I sold it to a single woman not much older than me. At first, this delighted me, since I had felt so safe and happy as a woman on her own in that flat. CIearly it was perfect for the single girl! Then, as the sale was going through, she started coming round to ask questions about the central heating, to measure up for carpets, to criticise the existing decor. During one of those visits, she let drop that she thought the flat was "OK", but she wasn't, like, "in love with it that much". Sort of take or leave it, you know. I felt like she had stabbed me in the heart. How could you not love my flat, you heartless bitch? Everybody loves my flat! I love my flat! Fuck you! Don't buy it then! I somehow resisted the urge to push her down the stairs and slam the door in her ungrateful face. (My mother, when I told her this story, shook her head and explained that this is why in America, the buyer and seller are kept apart at all times).

I consoled myself that it was for the good of the relationship and for the family that was to be. That it was time to move on, time to let go. That all things change. That all change is good.

Unfortunately, just before we were about to move into the Dream House, things went very badly wrong. Disastrously, fatally wrong. The deal fell through. I had to be out of my beloved old flat in six weeks, and we had nowhere to go. Somehow, I managed to keep from falling into a sobbing quivering lump. I drew on some inner resource of fortitude, sucked it up, and found somewhere else that we could buy. Maybe not our dream home, but nice all the same. With much teeth gnashing, hair pulling, and monumental nagging, I ensured we were able to get the paperwork done in record time. And here I am today.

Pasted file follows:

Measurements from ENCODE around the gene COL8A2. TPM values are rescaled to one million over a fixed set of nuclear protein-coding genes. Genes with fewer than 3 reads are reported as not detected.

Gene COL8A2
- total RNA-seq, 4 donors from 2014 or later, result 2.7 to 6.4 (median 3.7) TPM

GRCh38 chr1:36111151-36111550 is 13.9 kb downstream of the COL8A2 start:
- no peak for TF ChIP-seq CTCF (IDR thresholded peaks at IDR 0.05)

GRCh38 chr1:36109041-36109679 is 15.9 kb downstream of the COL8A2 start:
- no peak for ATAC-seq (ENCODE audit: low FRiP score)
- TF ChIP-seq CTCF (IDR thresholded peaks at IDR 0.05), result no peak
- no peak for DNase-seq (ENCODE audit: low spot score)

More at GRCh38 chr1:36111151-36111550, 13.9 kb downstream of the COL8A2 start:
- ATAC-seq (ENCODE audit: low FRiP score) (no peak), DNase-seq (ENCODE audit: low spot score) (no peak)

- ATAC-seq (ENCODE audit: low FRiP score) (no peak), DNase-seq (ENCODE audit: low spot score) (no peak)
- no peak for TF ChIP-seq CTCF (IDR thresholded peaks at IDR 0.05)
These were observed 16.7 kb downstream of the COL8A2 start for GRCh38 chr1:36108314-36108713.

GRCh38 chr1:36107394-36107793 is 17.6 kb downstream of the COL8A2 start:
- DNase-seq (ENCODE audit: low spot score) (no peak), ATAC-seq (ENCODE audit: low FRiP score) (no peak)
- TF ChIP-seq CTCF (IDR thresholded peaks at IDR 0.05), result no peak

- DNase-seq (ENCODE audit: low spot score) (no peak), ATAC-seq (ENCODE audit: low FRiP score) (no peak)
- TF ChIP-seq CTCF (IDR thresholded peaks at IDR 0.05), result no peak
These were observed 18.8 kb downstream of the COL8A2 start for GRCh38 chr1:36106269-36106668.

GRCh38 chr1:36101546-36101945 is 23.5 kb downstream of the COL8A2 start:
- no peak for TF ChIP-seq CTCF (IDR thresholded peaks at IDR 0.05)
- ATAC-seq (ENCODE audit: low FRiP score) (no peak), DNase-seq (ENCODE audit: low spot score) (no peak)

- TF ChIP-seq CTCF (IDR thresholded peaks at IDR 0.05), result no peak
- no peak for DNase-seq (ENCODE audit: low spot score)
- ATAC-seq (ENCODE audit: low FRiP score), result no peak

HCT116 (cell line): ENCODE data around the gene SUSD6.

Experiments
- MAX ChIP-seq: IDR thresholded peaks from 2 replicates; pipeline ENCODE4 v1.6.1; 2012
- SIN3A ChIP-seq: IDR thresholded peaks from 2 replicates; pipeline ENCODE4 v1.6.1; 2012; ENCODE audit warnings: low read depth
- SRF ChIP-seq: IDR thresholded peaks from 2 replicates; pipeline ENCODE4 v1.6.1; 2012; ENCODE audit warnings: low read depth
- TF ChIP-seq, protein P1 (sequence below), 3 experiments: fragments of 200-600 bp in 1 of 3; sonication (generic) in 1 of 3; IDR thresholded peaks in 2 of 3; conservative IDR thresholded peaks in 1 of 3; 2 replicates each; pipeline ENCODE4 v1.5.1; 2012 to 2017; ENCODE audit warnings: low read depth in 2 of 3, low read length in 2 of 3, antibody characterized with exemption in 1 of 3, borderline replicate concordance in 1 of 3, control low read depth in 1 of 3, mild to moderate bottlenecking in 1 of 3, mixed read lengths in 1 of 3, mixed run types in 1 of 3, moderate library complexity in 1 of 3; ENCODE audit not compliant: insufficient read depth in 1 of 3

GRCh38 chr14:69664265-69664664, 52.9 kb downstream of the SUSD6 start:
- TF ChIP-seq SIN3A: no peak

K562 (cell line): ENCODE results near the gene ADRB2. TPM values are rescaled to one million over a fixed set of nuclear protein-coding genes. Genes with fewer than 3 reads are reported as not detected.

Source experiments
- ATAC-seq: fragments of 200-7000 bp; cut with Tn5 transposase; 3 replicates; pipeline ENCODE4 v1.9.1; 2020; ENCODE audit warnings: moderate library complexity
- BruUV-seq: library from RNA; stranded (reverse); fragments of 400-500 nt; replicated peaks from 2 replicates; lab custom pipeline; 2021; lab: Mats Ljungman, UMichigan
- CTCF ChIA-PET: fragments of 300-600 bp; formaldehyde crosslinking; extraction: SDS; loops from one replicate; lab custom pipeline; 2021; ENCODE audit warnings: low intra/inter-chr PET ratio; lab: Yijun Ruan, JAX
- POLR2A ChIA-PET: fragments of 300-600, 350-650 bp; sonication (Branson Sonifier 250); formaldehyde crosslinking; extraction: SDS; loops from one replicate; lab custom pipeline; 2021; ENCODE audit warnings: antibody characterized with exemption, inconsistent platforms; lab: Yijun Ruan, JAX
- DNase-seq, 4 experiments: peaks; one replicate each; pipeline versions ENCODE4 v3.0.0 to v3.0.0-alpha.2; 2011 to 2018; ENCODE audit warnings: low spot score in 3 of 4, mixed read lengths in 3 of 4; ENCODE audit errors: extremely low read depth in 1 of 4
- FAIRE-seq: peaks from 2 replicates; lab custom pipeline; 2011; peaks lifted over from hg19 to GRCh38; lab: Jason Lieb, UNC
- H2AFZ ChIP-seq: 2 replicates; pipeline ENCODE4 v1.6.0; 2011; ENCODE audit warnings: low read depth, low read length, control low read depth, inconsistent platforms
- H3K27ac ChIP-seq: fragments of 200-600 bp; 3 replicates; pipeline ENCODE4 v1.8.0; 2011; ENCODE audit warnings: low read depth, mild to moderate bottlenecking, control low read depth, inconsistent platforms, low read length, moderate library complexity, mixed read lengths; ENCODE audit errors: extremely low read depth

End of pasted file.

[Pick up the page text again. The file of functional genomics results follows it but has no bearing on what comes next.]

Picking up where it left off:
Until this morning, I thought I had pretty much forgotten about my old flat, as I am happily settled into what is very much our home together. But now I realise I had simply packaged it up most of my memories, and shelved it. Because I will always be a little wistful, remembering the place I loved so much. Because I know what was special to me has become someone else's rung on the property ladder. And because it is yet another reminder that we continue to make decisions based largely on the hope of things to come. Hopes which have yet to be fulfilled.


At 12:54 AM, Anonymous Anonymous said...

You are one heck of a writer. I always feel I am right there with you. I could hear the dull thumping and the lovely sounds from the river. I could feel the warmth of the comforter and the tea. I could empathize with the sense of loss when you had to move out. This place was alive and had protected you. I hope the next person who finds this treasure appreciates it as much as you.